Saturday, February 23, 2013

Hallelujah, let's have a beer!

Reformation Brewery calls the congregation to Woodstock.

Is this what people mean when they say they're going to church? If so, I might have to start up a weekly conversation with the sacred text, and I could really start doing more with my Sundays.

I'm talking about beer, of course. And Reformation Brewery, tentatively scheduled for their official launch sometime this summer, not only embiggens the happy undercurrents of community and togetherness that drinking good beer usually inspires, but broadcasts it as the primary reason for what they do.

It's a refreshing and somewhat obvious extension of what the culture of craft beer seems to really be about, especially when (as it seems is the overarching lineage behind both existing and emerging craft breweries and brewpubs around the country) they climb to the pulpit on the heels of home brew.

I spent the evening with the people of Reformation Brewery last night in Woodstock, and in addition to getting a sample of their beer I also got a nice taste of the good vibes surrounding what they have in the works.

The evening was staged as an introduction, elegantly lacking in self-conciousness. Popcorn and paper bags on the tables. Pretzels atop a possibly porter infused cupcake (or so it seemed to my palate). Wishful tasting perhaps? Rocking chairs in the misty porch light and a couple of kids tossing around a football in the parking lot.

I suppose that's what happens when the beer hits close to home. It tells a story that inspires us, after our day's labour, to inhabit a shared space. To commune over our common glass, one that lessens our habitual uneasiness and interrupts our routine isolation.

It's a compelling narrative when told by just about anyone, but especially appealing when told by people who take it to heart, which by all accounts (or at least mine) seems to beat genuinely in the chest of the good people at Reformation Brewery.

If you ask me, we could use more of this communal, conversational space, more of this common ground.

Good things to come for us both, I'm sure. Looking forward to the summer.


Thursday, February 21, 2013

Hannah brews a beer at Red Brick

Let me begin by saying, Wednesday evening ended in an anticlimactic (but totally necessary) trip through the Del Taco drive thru.

In addition to enjoying a very tasty milk stout on tap (February is stout month, obviously. Yum.) I got to stick my nose in a little Mosaic when I visited Red Brick Wednesday night. A new, small batch brew was in the works. Hannah, super smarty who does accounting and social media for Red Brick, and the only woman I've seen who gets paid to hang around the place, was hard at work learning to brew a cream ale with some pretty special hops: Mosaic and Moteuka.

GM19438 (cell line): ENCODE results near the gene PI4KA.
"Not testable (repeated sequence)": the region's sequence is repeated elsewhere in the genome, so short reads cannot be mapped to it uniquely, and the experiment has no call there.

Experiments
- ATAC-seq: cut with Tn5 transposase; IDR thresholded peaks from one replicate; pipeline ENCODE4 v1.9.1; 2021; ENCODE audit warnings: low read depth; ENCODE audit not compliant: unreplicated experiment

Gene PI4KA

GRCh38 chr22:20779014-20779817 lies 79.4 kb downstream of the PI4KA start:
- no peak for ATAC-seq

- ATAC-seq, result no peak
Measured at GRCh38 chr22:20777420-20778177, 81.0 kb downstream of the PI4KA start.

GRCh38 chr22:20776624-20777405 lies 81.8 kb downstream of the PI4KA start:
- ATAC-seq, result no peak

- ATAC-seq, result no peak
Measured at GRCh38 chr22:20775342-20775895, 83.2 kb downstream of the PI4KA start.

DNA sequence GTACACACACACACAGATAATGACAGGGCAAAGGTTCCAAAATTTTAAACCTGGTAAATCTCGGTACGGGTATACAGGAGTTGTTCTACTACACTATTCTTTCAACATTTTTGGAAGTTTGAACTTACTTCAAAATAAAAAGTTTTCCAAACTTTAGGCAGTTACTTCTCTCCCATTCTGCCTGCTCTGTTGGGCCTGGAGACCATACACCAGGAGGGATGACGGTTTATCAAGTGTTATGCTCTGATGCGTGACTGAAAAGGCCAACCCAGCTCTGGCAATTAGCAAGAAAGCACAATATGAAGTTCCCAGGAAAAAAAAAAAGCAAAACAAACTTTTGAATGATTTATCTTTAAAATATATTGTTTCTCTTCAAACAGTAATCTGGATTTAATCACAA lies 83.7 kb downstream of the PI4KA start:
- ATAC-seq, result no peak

She plans to add strawberries in during secondary fermentation to give it some sweetness. With an estimated ABV of somewhere around 6.5% (I think I remembered that right) it will likely be a somewhat deceptively pale knockout of a beer. In other words, plan ahead. Attendance at the next brew off will likely require a late night drive thru of sorts.

Mosaic is a pretty tasty smelling hop variety with an aroma that broadcasts its family relation to Simcoe (a smell I am fondly familiar with by now). Terrapin is working on a beer that uses Mosaic, and after meeting said hop in person, Terrapin's side project is now on my must have list. It's purportedly scheduled for release sometime this year (March, please).

It should also be said that Hannah had some help from one of Red Brick's brewers, Steve Anderson, winner of the employee brew off I attended last year. You may remember him from this bit of creative genius. Steve is a man who really knows his stuff, and among other things, makes some pretty stellar collaboration brews with The Burnt Hickory as part of Anderson Bros. Brewing. From what I saw, he is also a very patient, very thorough brewing instructor.

Did I mention that it's stout month? Did I mention the stout they had on tap was amazing? Mildly sweet with a creamy mouth feel and a roasted coffee nuttiness. I had at least one glass. At least.

Although it's a bit of a hike from my neck of the woods, it's definitely worth the trip to Red Brick. If you haven't been, the place has a cozy, somewhat familial feel, from their tasting space, to the hands-on approach they take with their beer, to the people that they pay to run the place. It's good vibes. I'm only taking applications from good vibes these days. Also, they're pretty tolerant of my ubiquitous picture taking (another plus).

I'm definitely making up for last month by attending three beer related happenings this week. One more to go, and then a scheduled day of rest. And by day of rest, I mean another brew day on the home front (or so I hear).

Looking forward to trying that beer, Hannah.


Wednesday, February 20, 2013

Covert Hops at Monday Night Brewing